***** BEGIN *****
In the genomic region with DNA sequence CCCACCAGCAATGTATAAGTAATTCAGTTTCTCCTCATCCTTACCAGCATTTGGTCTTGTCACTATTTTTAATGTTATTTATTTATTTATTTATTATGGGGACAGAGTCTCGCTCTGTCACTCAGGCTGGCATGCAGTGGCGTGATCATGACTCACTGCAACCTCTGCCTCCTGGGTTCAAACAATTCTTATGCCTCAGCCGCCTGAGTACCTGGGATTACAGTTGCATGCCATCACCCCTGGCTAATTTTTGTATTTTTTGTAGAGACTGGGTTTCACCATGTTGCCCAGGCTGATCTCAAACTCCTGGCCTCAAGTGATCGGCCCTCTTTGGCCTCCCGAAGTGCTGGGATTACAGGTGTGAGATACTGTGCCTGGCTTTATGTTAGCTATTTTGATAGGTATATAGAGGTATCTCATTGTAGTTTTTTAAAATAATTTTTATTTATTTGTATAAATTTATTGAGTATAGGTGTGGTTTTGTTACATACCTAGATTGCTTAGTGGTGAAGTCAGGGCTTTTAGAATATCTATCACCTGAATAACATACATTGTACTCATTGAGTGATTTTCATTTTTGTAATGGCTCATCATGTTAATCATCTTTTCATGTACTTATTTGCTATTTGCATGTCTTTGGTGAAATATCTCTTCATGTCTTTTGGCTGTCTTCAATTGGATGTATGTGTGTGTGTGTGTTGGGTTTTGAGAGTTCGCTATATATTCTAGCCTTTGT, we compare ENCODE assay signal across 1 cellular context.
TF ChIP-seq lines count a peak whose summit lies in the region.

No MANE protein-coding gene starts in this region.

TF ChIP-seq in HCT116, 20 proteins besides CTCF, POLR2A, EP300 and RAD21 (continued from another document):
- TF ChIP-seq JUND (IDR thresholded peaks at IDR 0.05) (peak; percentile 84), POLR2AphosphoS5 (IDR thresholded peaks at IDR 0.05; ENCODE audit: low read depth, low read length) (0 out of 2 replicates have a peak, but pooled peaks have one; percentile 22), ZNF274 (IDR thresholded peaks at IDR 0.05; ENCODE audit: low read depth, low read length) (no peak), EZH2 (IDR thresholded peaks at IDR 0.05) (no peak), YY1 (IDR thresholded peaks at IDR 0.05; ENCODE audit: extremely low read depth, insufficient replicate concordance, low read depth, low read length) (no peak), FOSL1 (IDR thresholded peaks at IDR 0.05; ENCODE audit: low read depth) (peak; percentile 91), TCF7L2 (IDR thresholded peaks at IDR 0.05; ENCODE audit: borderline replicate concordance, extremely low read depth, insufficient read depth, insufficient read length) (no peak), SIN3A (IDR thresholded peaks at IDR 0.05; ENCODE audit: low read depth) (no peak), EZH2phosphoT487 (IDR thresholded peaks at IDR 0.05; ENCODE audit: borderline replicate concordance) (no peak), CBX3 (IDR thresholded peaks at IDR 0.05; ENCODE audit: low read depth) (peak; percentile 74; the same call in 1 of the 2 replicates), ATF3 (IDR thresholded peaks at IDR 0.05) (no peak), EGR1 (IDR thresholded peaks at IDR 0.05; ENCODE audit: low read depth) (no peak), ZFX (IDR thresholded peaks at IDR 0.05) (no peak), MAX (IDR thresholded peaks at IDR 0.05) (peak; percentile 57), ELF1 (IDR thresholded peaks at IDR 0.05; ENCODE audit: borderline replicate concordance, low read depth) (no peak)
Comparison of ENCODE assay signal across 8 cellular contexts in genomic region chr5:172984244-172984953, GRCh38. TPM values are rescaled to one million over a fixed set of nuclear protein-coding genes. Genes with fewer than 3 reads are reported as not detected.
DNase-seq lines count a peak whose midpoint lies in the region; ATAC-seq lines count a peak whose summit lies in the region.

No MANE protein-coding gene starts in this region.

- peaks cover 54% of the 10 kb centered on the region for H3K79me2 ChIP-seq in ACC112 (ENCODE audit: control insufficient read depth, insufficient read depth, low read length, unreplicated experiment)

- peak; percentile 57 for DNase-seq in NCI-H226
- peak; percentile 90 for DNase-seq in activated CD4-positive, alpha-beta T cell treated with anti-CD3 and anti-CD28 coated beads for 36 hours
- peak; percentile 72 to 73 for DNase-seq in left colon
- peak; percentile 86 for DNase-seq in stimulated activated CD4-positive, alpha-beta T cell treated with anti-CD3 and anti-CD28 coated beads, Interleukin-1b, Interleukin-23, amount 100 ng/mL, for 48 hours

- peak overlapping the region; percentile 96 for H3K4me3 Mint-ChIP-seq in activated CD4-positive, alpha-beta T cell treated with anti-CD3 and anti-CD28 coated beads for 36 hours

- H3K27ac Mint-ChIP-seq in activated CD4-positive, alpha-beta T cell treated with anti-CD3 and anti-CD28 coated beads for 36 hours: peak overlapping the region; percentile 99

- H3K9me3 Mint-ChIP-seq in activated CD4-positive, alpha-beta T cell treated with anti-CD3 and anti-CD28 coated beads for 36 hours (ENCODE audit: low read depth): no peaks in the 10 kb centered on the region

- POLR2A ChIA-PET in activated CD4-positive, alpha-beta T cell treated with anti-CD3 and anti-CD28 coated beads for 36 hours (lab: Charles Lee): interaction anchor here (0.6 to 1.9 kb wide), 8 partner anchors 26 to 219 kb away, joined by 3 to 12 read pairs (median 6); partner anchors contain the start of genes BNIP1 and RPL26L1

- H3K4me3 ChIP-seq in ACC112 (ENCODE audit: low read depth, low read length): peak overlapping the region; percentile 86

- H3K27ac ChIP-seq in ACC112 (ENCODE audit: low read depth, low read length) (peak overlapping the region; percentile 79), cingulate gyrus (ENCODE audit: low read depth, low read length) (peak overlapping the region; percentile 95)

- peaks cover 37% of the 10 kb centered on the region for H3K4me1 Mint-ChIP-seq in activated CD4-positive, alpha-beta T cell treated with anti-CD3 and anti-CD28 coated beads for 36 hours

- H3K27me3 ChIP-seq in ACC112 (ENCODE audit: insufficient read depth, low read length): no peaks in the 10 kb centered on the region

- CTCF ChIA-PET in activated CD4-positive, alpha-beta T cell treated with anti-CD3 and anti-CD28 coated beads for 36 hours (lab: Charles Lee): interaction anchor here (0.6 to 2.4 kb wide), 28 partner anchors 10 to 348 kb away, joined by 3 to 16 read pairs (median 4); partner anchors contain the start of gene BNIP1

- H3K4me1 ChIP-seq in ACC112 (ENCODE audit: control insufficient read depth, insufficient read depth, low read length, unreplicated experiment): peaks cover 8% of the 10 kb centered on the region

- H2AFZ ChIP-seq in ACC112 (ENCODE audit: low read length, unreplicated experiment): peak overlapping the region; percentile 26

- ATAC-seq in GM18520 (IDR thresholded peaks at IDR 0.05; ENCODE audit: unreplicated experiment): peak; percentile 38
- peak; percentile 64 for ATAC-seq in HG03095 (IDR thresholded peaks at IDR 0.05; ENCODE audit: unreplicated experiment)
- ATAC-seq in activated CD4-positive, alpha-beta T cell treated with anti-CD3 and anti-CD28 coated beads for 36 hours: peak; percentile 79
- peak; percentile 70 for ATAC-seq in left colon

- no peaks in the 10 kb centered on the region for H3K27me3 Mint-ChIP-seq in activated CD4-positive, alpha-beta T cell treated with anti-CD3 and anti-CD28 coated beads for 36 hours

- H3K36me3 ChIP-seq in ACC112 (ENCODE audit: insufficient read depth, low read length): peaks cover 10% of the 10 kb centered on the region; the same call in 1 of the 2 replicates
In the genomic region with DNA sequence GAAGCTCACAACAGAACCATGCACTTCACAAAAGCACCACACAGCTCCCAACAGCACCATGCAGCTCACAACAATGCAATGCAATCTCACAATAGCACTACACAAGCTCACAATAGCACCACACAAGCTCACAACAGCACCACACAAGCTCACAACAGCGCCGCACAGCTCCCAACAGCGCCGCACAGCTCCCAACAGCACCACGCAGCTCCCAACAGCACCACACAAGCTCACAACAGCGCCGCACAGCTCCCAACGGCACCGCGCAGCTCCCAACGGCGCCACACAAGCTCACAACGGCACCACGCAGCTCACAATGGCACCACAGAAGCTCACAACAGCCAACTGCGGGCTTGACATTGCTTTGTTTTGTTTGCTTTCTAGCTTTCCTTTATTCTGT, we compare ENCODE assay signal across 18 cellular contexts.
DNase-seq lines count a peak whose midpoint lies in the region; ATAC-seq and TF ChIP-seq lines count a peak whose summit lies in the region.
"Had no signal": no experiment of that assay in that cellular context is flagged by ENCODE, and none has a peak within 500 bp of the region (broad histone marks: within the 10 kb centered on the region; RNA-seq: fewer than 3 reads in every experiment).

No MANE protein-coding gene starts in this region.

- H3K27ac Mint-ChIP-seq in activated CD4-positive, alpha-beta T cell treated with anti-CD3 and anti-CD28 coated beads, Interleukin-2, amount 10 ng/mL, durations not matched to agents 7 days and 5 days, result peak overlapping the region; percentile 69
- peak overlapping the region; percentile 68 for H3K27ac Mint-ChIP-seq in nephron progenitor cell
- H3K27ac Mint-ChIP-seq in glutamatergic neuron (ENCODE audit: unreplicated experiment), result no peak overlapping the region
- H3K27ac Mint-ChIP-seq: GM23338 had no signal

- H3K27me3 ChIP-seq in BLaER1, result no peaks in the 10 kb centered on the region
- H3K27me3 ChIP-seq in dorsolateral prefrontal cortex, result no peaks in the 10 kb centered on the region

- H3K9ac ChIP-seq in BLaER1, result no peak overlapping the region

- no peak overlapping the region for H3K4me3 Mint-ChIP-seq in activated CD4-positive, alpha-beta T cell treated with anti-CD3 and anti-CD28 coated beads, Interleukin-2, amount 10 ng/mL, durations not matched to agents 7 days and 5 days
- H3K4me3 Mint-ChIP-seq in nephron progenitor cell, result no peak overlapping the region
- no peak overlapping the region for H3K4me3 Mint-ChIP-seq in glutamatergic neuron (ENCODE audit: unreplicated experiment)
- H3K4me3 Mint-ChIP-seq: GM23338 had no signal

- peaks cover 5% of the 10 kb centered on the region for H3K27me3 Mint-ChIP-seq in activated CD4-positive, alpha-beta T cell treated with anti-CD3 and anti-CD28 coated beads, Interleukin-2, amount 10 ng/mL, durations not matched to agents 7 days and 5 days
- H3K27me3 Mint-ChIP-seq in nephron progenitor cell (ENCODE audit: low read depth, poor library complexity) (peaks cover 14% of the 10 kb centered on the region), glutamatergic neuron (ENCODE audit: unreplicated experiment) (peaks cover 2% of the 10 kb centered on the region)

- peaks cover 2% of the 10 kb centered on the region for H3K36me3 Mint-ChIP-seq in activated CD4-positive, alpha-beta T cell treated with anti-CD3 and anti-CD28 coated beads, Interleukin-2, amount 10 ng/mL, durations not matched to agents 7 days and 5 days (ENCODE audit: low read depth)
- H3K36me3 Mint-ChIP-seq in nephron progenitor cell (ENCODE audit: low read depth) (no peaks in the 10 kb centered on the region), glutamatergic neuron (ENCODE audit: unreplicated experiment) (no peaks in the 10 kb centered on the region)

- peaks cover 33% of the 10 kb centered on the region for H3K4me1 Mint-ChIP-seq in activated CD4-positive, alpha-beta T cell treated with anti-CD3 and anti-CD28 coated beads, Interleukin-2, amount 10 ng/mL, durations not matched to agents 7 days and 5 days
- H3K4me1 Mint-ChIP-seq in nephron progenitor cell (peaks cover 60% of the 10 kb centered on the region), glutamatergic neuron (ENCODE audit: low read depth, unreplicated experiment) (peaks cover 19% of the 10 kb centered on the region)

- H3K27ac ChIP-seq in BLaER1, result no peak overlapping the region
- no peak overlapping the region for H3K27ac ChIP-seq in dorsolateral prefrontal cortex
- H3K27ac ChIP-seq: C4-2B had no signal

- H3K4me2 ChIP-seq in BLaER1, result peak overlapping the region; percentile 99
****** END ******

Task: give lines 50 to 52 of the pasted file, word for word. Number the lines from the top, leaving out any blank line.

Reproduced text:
- peaks cover 33% of the 10 kb centered on the region for H3K4me1 Mint-ChIP-seq in activated CD4-positive, alpha-beta T cell treated with anti-CD3 and anti-CD28 coated beads, Interleukin-2, amount 10 ng/mL, durations not matched to agents 7 days and 5 days
- H3K4me1 Mint-ChIP-seq in nephron progenitor cell (peaks cover 60% of the 10 kb centered on the region), glutamatergic neuron (ENCODE audit: low read depth, unreplicated experiment) (peaks cover 19% of the 10 kb centered on the region)

- H3K27ac ChIP-seq in BLaER1, result no peak overlapping the region